Micro-Review: Delicate Steve’s POSITIVE FORCE

Delicate Steve is one of those un-categorizable groups that defy almost everything that seems safe and easy about music. Hailing from the Garden State, the band’s instrumental music is composed entirely by the titular guitarist / songwriter, Steve Marion, whose only musical consistency seems to be his bizarre but instantly recognizable guitar tone: equal parts MIDI track, pipe organ and electric guitar, there’s just nothing else quite like it out there. After releasing a debut album (WONDERVISIONS) and taking to the road with fellow genre-defiant, post-rock(?) allies Fang Island (along with backing band Mike Duncan, Adam Pumilia, Christian Peslak and Mickey Sanchez), Marion returns here with his sophomore offering: POSITIVE FORCE.

At a brisk 37-minutes, POSITIVE FORCE is as good a gateway into Delicate Steve’s music as any; it’s as eccentric, scatterbrained and oddly comforting as anything else that the musician has released thus far. Though the sonic texture seems on par with his debut, it’s hard to accurately judge just what “consistent” might be when your textures are as impossible to nail down as they are here. Still, it goes without saying that there is a general air of maturity that makes this a far more compelling release than the debut. There is an overall atmosphere that is generally less in-your-face about its eccentricities and more about creating a singular, oddly soothing tone that permeates the entirety of the record.

What Marion creates here that was missing from WONDERVISIONS is a sense of space -and there is certainly a lot of it. Almost space-rock-esque in its airy, electronic sensibilities, Marion injects POSITIVE FORCE with an irresistible, calming sensation that replaces the bouncing, bubbling absurdity of the last release. He’s certainly improved on his overall songwriting abilities, as well; screeching guitar lines make way to a far more meticulous compositional palette, and the instrumentation, as a result, tends to be far more interesting and balanced here. He even throws in a few instances of vocal texturing – something new for the project – on tracks like “Two Lovers”, “Love” and “Redeemer”, the latter of which bears an unmistakable, vocal aesthetic similarity to the equally experimental “Trembling Hands” off of Explosions in the Sky’s latest offering.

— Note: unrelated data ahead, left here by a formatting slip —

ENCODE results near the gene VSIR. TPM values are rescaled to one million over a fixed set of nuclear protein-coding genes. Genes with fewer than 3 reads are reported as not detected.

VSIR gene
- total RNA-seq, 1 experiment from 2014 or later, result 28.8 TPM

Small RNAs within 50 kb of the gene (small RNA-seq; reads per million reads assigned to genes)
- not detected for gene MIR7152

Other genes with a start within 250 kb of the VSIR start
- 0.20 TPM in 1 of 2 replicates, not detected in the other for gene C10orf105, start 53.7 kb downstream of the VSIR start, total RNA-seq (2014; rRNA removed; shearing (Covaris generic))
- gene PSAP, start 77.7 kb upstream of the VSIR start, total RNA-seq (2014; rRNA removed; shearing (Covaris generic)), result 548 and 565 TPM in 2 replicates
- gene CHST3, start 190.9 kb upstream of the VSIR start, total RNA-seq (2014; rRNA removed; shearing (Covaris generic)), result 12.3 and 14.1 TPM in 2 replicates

Whereas WONDERVISIONS was delightfully over-the-top and peculiarly refreshing, POSITIVE FORCE is breezy, looser and far more aesthetically pleasing – the mark of a maturing musician, no doubt. And with such a long career ahead of him, there’s no reason why Marion won’t continue to grow and impress from here on out.

Standout tracks: “Two Lovers”, “Positive Force”, “Africa Talks to You”.


d.a. garabedian


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